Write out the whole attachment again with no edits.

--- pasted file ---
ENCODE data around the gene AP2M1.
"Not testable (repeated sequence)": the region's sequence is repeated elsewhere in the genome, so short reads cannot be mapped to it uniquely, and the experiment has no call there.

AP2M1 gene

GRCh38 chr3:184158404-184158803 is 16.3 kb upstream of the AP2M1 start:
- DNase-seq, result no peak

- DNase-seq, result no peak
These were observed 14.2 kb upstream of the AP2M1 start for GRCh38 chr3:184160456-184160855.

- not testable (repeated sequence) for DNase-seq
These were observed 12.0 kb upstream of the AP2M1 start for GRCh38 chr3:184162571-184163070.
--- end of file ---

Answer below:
ENCODE data around the gene AP2M1.
"Not testable (repeated sequence)": the region's sequence is repeated elsewhere in the genome, so short reads cannot be mapped to it uniquely, and the experiment has no call there.

AP2M1 gene

GRCh38 chr3:184158404-184158803 is 16.3 kb upstream of the AP2M1 start:
- DNase-seq, result no peak

- DNase-seq, result no peak
These were observed 14.2 kb upstream of the AP2M1 start for GRCh38 chr3:184160456-184160855.

- not testable (repeated sequence) for DNase-seq
These were observed 12.0 kb upstream of the AP2M1 start for GRCh38 chr3:184162571-184163070.